Harper's Encyclopedia of United States History (ed. Benson Lossing), Canals. (search)
n safely speed. Canals in the United States. name.Cost.Completed.LengthLOCATION. in miles. Albemarle and Chesapeake$1,641,363186044Norfolk, Va., to Currituck Sound, N. C. Augusta1,500,00018479Savannah River, Ga., to Augusta, Ga. Black River3,581,954184935Rome, N. Y., to Lyons Falls, N. Y. Cayuga and Seneca 2,232,632183925Montezuma, N. Y., to Cayuga and Seneca Lakes, N. Y. Champlain 4,044,000182281Whitehall, N. Y., to Waterford. N. Y. Chesapeake and Delaware3,730,230182914Chesapeake City, Md., to Delaware City, Del. Chesapeake and Ohio11,290,3271850184Cumberland, Md., to Washington, D. C. Chicago Drainage. See next page. Companys 90,000184722Mississippi River, La., to Bayou Black, La. Delaware and Raritan 4,888,749183866New Brunswick, N. J., to Trenton, N. J. Delaware Division2,433,350183060Easton, Pa., to Bristol, Pa. Des Moines Rapids4,582,00918777 1-2At Des Moines Rapids, Mississippi River. Dismal Swamp2,800,000182222Connects Chesapeake Bay with Albemarle Sound.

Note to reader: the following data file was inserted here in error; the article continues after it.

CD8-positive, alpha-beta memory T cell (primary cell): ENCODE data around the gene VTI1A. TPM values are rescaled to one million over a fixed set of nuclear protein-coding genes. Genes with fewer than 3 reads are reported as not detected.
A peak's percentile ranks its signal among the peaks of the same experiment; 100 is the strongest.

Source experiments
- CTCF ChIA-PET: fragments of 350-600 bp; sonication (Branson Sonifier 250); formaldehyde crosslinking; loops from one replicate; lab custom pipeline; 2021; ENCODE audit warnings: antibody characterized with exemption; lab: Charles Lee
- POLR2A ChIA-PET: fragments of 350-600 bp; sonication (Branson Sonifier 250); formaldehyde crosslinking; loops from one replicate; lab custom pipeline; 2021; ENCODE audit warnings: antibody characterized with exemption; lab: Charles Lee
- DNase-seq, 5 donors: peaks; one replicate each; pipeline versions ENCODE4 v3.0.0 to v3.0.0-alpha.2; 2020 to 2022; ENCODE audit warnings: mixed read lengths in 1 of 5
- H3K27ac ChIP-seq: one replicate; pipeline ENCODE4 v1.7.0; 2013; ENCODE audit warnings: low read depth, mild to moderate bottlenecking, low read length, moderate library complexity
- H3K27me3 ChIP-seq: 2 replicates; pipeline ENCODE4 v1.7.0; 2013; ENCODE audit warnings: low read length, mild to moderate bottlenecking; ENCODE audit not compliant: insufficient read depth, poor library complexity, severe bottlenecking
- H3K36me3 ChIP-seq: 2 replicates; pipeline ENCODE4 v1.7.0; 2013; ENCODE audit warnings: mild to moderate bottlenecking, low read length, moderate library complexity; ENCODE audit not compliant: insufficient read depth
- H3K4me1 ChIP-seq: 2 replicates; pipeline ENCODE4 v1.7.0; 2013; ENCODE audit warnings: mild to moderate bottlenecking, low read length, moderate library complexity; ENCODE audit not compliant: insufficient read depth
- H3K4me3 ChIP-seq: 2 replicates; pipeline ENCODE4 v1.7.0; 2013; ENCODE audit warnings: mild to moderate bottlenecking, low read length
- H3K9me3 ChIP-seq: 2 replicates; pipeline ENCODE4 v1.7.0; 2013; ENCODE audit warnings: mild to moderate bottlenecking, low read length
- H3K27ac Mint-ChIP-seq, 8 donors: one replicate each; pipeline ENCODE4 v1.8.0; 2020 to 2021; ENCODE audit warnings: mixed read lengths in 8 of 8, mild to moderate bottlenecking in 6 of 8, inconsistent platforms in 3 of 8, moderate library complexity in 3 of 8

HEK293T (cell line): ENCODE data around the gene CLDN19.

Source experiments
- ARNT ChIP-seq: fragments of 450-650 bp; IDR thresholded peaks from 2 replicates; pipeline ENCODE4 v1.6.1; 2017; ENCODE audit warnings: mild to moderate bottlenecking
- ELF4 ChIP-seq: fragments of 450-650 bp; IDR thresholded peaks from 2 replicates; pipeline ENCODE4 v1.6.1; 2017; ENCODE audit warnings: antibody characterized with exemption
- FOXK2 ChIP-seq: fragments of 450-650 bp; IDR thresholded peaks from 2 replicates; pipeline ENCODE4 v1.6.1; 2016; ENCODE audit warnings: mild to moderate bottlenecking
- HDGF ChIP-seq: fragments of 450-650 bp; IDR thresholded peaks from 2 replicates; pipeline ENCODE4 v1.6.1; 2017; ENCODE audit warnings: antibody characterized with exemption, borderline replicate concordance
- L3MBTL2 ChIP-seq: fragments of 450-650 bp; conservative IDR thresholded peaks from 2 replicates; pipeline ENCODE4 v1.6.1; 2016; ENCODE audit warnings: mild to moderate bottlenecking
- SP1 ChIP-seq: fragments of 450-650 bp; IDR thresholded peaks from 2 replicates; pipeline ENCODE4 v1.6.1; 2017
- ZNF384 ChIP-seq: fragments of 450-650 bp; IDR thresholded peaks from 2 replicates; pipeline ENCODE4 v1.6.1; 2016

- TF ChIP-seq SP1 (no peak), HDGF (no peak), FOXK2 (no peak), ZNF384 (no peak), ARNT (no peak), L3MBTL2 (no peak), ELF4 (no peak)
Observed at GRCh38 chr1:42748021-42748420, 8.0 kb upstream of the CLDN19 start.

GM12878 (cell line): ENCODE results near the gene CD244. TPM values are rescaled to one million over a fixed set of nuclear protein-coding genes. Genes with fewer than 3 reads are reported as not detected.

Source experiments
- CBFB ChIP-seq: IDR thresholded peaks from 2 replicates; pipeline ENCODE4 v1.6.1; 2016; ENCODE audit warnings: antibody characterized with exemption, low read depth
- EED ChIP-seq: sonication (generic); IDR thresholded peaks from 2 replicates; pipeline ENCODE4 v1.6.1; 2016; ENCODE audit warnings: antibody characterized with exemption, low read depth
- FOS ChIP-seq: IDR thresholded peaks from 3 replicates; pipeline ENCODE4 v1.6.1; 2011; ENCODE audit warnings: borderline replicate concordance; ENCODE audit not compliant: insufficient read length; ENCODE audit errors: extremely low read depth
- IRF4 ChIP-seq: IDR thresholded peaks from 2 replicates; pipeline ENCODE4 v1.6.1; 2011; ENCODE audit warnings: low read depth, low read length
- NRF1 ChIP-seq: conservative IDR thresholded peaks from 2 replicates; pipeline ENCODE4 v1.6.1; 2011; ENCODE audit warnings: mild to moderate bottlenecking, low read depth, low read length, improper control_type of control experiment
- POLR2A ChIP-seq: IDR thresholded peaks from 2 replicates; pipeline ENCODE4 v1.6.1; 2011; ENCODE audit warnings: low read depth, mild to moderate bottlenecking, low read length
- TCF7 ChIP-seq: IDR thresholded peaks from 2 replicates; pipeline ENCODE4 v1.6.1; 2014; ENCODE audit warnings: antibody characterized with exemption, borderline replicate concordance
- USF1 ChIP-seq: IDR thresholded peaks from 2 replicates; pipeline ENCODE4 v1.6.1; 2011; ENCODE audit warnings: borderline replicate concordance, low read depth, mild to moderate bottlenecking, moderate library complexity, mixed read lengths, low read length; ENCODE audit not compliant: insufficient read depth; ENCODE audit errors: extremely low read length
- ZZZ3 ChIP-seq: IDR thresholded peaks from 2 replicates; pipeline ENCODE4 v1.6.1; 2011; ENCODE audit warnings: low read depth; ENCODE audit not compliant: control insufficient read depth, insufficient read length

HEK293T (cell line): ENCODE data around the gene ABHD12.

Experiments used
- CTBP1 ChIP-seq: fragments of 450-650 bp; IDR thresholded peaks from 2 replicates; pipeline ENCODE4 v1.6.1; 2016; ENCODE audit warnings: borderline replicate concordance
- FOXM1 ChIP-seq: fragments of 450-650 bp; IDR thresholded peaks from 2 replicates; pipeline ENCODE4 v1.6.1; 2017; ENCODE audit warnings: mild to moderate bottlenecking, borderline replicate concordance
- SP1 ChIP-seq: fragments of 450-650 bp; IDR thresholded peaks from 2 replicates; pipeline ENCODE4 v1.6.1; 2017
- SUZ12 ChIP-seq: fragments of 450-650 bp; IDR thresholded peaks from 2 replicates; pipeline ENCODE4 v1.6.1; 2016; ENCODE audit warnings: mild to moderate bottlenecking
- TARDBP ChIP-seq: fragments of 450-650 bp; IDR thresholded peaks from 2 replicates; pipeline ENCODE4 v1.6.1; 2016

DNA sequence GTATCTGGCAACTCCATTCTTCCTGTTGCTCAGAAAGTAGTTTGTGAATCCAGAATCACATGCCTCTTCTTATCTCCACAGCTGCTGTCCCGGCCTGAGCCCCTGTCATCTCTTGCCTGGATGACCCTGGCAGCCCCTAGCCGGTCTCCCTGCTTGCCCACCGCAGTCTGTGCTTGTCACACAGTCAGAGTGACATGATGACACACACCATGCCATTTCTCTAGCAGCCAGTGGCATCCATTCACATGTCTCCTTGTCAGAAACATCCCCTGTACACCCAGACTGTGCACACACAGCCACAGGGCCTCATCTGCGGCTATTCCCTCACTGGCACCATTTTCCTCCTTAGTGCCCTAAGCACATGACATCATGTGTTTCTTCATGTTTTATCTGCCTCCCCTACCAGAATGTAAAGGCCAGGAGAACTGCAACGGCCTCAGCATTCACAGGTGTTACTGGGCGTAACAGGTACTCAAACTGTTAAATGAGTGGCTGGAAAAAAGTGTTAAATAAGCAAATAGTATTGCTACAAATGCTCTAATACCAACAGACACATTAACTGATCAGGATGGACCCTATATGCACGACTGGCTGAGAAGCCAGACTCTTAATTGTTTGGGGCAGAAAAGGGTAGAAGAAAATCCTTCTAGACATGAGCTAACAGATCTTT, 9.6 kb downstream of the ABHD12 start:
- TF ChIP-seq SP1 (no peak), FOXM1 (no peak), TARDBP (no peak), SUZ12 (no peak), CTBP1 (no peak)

Frederick H. Dyer, Compendium of the War of the Rebellion: Regimental Histories, Pennsylvania Volunteers. (search)
ed men killed and mortally wounded and 68 Enlisted men by disease. Total 209. 5th Pennsylvania Regiment Militia Infantry. Called September 4, 1862, to resist Lee's invasion of Maryland. Disbanded September 24. 1862. 6th Pennsylvania Regiment Infantry.--(3 months.) Organized at Harrisburg April 22, 1861. Moved to Philadelphia April 22, and duty there till May 7. Duty along Pittsburg, Wilmington & Baltimore Railroad May 7-28. One Company at Newark, one Company at Chesapeake City, one Company at North East, one Company at Charleston, three Companies at Elkton and three Companies at Perryville. Moved to Chambersburg May 28. Attached to George H. Thomas' Brigade, 1st Division, Patterson's Army. March to Greencastle June 6. Cross Potomac and advance on Martinsburg Road June 15. At Williamsport June 16-24. At Downsville till July 1. Falling Waters July 2. Occupation of Martinsburg July 3. Advance on Bunker Hill July 15. Moved to Charles